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I've been scratching my head on this issue the past few weeks. I've been searching but can't find the answer I want. Maybe I'm just bad at searching though. In any case, any feedback on this issue is welcome.

I'm running ESXi 5.5 (free) with five guests (more to come in the future). I have six public Internet ip-addresses that are routed to the physical port on which my server is connected.

What I want to achieve is this setup:

  • Host has ip-address X.Y.Z.10
  • Guest A has ip-address X.Y.Z.11
  • Guest B has ip-address X.Y.Z.12
  • Guest C has ip-address X.Y.Z.13
  • Guest D has ip-address X.Y.Z.14
  • Guest E has ip-address X.Y.Z.15

Currently this is achieved by configuring the ip manually on every guest. However, I want to make it impossible for Guest C to snatch the address of Guest B by changing the guest network configuration. X.Y.Z.12 should be available to Guest B only. The local administrator of each guest must have root access to its own machine.

Is this possible with ESXi alone or do I need to route all traffic through a VM running pfsense, iptables or similar? There is currently no firewall between the host machine and the Internet.

Thanks in advance.

Edit: To clarify the situation...

I have purchased my own server and I've then put it in a serverhall under a co-location agreement. In the agreement I also purchased a total of six ip-addresses. The server itself has two physical Ethernet ports, albeit only one is connected to the physical switch. The ip's are tied to my port of the physical switch, thus anything on my side that poses as ip X will get that ip, if that makes sense.

The guests are running different linux flavours, mostly Debian. Since it is my own server, resources are not an issue. Additional VM's can be put up at any time.

I understand that root administrators of the guest os's are able to edit the network files, but even if they can I don't want them to be successful. What that means is that if they change their network configuration it shouldn't work because they only have one of the ip's assigned to their virtual nic, not all of them.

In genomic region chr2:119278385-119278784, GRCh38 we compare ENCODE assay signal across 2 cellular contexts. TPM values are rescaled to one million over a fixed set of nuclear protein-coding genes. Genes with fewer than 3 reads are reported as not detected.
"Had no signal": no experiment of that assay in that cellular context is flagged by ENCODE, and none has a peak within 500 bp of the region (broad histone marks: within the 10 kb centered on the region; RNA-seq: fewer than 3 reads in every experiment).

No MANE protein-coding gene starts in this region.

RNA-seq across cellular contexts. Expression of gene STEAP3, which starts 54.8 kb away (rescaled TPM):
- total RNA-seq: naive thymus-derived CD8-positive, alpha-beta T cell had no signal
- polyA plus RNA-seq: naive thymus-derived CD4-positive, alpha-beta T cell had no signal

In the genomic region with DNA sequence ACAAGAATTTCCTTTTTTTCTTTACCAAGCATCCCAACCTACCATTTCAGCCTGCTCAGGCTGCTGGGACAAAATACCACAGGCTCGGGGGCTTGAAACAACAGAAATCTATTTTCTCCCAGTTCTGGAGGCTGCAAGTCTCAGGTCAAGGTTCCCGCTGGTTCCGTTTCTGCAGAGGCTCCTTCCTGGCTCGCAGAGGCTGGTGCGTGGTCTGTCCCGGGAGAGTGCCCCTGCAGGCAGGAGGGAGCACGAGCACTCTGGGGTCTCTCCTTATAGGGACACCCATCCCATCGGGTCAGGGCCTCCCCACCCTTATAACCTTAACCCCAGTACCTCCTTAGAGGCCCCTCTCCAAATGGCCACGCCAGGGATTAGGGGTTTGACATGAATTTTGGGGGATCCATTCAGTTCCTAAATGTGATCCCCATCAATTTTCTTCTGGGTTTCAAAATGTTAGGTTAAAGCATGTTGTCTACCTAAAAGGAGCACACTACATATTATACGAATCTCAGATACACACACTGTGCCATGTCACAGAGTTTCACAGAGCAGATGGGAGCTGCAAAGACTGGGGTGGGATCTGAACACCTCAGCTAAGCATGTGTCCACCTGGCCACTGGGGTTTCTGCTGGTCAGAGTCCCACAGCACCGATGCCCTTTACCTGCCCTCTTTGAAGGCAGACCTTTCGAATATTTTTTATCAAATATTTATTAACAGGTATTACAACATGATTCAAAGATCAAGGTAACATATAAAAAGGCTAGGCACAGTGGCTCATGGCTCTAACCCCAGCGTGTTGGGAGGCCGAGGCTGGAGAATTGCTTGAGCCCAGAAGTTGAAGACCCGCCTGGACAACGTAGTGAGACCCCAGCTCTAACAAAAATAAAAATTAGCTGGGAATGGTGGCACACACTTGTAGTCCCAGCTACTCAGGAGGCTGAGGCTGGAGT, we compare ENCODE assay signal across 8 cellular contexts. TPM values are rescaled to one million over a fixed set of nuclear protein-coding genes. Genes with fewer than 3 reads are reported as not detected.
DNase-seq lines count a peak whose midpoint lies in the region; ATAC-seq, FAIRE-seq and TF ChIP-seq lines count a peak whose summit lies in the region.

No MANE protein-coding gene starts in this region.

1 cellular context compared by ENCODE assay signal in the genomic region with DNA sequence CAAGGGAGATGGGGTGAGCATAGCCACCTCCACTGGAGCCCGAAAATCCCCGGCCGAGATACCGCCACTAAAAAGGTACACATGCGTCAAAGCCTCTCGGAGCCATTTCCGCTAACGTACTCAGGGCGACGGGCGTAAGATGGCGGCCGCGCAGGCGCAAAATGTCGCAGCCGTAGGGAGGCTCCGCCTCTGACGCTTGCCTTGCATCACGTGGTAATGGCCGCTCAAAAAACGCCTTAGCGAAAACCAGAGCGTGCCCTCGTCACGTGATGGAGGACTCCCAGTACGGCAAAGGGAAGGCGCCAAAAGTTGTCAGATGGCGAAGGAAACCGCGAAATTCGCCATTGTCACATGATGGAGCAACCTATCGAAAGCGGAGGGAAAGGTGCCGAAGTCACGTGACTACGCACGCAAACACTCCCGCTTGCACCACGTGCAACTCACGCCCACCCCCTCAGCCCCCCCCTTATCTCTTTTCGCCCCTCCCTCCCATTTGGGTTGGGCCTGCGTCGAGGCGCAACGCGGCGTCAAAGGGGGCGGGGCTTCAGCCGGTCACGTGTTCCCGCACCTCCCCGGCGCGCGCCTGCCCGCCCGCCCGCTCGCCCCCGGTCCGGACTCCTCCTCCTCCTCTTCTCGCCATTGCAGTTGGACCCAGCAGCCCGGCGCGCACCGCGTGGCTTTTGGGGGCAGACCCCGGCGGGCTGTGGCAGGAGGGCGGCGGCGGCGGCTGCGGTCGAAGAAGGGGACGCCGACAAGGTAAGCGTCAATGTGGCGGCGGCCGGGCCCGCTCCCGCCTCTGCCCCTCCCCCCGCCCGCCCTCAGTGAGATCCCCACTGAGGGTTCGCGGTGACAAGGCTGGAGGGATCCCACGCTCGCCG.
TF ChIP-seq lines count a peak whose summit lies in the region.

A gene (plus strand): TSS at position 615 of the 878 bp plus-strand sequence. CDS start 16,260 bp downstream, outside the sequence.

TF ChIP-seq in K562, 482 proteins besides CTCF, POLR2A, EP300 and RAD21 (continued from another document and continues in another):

Edit 2 Current configuration after VyOS setup (see comments)

vSwitch Setup

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  • vSwitches exists in the free version. However I've been unable to set it up the way I want, hence why I'm asking if it is possible at all or if I should just move on to an alternative solution. From what I understand, ESXi is a mere VM host and does not care what is hosted in the VM container so I thought maybe it wasn't even possible.
    – user84273
    Dec 9 '14 at 14:25
  • Well, just off the top of my head (without having tested this, mind you), I'd set up a vSwitch for each external address, and then assign the guest's NICs to the vSwitch corresponding to the external address you want them to have. You don't generally deploy six /32 subnets, but I don't see any reason that wouldn't work. Dec 9 '14 at 14:34
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    vSphere doesn't have purview of the operating system and settings of the guest virtual machines (AFAIK), so I don't see how it would be possible to do this with any vSphere tool or setting. In addition, I don't see how it would be possible to give someone root access and at the same time deny their ability to perform root functions, like change the ip address in the guest Operating System.
    – joeqwerty
    Dec 9 '14 at 16:20
  • @HopelessN00b, Just to clarify do you mean you'd then set up an additional routing appliance (vyatta/vyos, pfsense etc) and use that to NAT to internal subnets? Would that not then limit the guest's ability to manage their own public IP address? How would you otherwise bridge the vswitches to the public subnet? Potentially you could use Vyatta/vyos as a switch and create ACLs between ports, so that you'd effectively only allow traffic from the one public IP on each vyatta/vyos port / vswitch pair, this would then allow your customers to configure their own ports and firewall setups.
    – Alex Berry
    Dec 9 '14 at 16:55
  • @AlexBerry Oh, yeah, I assumed there was a switch or router or something between the hosts and the internet connection, such that you'd use VLANs or ACLs control the external IP address a given vSwitch would be able to access. Dec 9 '14 at 17:02
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I solved this by installing VyOS on a virtual machine acting as gateway. The machine had one interface connected to the Internet-switch (in ESXi (vSwitch0)) and then one interface per client machine (connected to their own separate switch). What I did then was to set up a private network on each client interface (using the 10.0.0.0/8 range) and run a 1-1 NAT so that the public ips are forwarded to the internal client.

The steps used to accomplish a 1-1 NAT is all covered in the official documentation here: http://vyos.net/wiki/User_Guide#1-to-1_NAT

While this setup is not exactly what I wanted in the beginning (I wanted the clients to be able to set the public ips directly on their nics), it does provide the functionality I want by preventing clients from snatching other ips than their assigned ones.

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